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If you thought you’d heard the last of the term “special master,” you were sorely mistaken.
Ken Chesebro, a lawyer who drafted a legal memo asserting that the 2020 election could be overturned by then-Vice President Mike Pence on Jan. 6, on Thursday attacked the Georgia racketeering (RICO) case he faces by calling the warrant “defective” and seeking to exclude email evidence he maintains was illegally seized.
Why? Because a special master was never appointed to sift through the materials for potentially privileged communications.
Chesebro claimed the search warrant the Fulton County District Attorney’s office served on Microsoft for his emails was in violation of the Official Code of Georgia Annotated (OCGA) § 17-5-32(c), a statute that outlines rules for issuing a search warrant “for any documentary evidence in the possession or custody of an attorney who is not a criminal suspect.”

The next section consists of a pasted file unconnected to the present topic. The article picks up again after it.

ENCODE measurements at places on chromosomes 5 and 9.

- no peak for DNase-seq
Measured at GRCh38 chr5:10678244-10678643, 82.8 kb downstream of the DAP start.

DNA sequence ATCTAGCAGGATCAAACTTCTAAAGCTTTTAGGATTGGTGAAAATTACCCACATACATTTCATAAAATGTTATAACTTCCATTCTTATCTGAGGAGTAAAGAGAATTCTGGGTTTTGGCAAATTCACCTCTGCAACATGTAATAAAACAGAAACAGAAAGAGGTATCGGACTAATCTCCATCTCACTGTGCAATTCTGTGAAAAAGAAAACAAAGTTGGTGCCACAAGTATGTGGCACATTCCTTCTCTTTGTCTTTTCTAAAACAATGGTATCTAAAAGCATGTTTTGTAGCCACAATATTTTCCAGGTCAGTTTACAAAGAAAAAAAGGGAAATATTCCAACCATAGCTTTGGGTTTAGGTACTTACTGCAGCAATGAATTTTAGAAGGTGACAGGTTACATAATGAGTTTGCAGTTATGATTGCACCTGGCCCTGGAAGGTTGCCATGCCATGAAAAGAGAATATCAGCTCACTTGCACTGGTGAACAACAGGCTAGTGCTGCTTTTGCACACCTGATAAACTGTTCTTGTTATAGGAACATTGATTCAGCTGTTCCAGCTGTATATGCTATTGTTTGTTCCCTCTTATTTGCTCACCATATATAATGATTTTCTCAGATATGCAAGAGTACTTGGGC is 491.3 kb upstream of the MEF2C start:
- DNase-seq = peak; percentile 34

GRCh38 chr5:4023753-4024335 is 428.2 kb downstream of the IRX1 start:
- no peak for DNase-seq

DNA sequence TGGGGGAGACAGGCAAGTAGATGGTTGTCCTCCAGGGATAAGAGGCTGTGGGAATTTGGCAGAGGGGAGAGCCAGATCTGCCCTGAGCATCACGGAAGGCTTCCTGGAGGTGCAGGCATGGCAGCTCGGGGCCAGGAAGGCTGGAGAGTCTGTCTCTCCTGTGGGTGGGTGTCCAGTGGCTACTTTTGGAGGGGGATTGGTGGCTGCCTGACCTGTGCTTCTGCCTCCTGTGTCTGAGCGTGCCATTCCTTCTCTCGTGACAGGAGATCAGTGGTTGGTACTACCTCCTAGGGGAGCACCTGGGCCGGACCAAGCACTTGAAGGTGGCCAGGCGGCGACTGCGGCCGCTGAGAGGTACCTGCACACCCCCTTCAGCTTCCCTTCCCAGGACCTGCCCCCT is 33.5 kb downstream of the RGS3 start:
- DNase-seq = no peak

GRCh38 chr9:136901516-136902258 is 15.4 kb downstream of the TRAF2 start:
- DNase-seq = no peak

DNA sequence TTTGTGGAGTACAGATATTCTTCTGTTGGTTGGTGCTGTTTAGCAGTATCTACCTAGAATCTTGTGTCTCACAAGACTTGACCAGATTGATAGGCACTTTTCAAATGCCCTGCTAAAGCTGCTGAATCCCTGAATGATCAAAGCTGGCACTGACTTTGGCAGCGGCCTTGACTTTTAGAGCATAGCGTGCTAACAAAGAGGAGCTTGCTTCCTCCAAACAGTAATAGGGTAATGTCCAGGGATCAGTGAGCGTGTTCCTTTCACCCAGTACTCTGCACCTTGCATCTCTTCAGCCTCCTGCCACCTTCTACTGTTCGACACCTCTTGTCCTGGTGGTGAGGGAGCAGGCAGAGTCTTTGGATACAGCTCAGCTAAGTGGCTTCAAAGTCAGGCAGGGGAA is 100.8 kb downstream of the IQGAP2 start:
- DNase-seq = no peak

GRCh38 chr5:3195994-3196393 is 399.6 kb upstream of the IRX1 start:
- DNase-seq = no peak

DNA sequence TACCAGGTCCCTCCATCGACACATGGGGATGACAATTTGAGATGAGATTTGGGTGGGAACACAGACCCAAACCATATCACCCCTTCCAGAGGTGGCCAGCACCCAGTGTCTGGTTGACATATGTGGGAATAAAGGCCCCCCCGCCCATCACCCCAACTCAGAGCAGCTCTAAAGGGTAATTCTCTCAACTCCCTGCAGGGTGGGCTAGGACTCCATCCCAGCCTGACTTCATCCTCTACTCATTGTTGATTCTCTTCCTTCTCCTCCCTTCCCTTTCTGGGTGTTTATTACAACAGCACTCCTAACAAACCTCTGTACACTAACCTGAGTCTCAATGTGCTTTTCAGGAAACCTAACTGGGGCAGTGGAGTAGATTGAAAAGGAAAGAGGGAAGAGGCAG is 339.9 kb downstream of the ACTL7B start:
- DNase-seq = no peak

The lawyer’s lawyers maintained in a footnote that there’s “no basis” to the idea that Chesebro was a “suspect” at the time of the warrant was executed, since he “was one of dozens of witnesses who waived objection to appearing before the special grand jury, and prior to the indictment the District Attorney’s Office never gave any indication that he was regarded as a suspect, despite the fact that it did send formal target letters to co-defendants and unindicted co-conspirators in this case.”
The warrant for Chesebro’s MSN email account was signed on July 20 and Chesebro was indicted on Aug. 14, the lawyers said.
Beyond that, Chesebro argued, there was no probable cause that there was any real threat that documentary evidence would be destroyed.
“[Y]et on the date the warrant issued there existed no such concern, because months earlier Microsoft had archived all the e-mails in question, pursuant to a preservation order,” the motion to suppress continued.
Chesebro’s attorneys further said that warrant’s specification for sending the seized materials to a “filter team” within Fulton County DA Fani Willis’ (D) office “does not actually comply with the statute” because the warrant “failed to appoint a special master to accompany the person who served the warrant” and failed to “notify Mr. Chesebro or any counsel for him of the items being sought under the search warrant.”